You or I may be troubled by Brendan’s personal support of prop 8, but there are many issues of ethical substance that the Mozilla community – any community – is capable of disagreeing on, and remaining a coherent community, including some that in 2014 could be regarded as even more important  than that of same sex marriage (importance in some absolute terms – it is also possible for me to imagine there are many people for whom this is the most important issue of the day).  And I feel I (and many other Mozillians), feel the need to clarify where we stand.

So, why does Brendan’s donation matter so much to so many?  I suspect it’s this: the issue of same-sex marriage has become a litmus test in north America. It defines whether you are red or blue.  I grew up in a radically left-wing but somewhat socially conservative city.  One’s stance on same-sex marriage defines little else about how someone thinks for me, but I realise that in other cultures, it might signal a great deal.  And if you’re gay, lesbian or bisexual, it might seem to define how they think about you.   For constructive thoughts from such a perspective Christie Koehler’s blog on the topic is recommended.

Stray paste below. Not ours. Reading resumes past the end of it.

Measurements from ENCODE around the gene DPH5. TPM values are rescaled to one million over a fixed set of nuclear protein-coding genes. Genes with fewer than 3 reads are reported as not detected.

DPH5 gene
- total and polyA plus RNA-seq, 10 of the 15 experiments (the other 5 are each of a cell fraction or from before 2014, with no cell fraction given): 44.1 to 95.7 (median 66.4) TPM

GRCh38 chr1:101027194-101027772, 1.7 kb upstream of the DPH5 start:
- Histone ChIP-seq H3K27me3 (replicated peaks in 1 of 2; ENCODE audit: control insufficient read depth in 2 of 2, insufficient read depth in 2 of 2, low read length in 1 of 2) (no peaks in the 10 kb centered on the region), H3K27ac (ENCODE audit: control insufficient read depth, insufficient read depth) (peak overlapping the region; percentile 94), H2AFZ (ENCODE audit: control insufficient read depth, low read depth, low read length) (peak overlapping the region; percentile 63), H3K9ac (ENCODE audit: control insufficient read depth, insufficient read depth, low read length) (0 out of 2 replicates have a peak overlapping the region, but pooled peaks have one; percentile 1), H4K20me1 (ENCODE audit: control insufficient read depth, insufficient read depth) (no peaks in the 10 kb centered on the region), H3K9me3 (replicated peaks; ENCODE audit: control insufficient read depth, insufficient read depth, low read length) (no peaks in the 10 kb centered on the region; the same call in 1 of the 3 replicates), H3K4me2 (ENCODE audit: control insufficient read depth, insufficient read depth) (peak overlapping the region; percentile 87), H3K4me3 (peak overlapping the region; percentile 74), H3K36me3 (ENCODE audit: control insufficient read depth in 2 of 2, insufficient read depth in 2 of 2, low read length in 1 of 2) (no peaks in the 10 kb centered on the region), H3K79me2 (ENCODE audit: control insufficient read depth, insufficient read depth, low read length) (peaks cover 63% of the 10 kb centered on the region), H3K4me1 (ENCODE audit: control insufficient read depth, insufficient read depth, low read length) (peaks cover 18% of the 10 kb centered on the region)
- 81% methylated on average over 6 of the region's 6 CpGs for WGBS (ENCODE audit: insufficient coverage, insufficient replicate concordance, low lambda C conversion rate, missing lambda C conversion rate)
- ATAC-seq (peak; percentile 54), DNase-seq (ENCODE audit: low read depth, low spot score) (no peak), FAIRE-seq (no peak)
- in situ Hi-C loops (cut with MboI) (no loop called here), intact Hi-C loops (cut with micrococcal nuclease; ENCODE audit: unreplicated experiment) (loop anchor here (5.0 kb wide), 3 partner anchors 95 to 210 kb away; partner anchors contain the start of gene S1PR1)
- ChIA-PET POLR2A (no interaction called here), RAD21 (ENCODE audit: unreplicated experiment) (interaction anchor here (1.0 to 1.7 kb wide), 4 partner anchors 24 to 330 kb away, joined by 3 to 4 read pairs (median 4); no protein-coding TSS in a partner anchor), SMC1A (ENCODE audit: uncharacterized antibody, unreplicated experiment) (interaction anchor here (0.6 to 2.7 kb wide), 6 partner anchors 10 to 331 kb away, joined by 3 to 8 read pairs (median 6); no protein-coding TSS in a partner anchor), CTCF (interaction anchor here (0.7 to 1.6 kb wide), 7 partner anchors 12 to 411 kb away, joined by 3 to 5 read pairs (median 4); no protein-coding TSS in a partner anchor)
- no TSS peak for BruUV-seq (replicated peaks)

Let’s get this on the table.  I do not wish to engage in Whataboutism.  The notion that you cannot raise an ethical objection in one field without philosophical clarity in all others is, of course, unhelpful.  But we should also recognise that social attitudes change.  That this is normal.  That at any one time, there will be a plurality of views on issues that in hindsight, appear open and shut.   The language of my grandparents’ generation wouldn’t pass muster these days.  As recently as the 1970s, there were open campaigns for paedophile rights in the UK.  In the 1980s casual racism was celebrated in light entertainment on television.  And to this day gender equality is very obviously a mess and not regarded as a mainstream issue worthy of similar activism as same-sex marriage.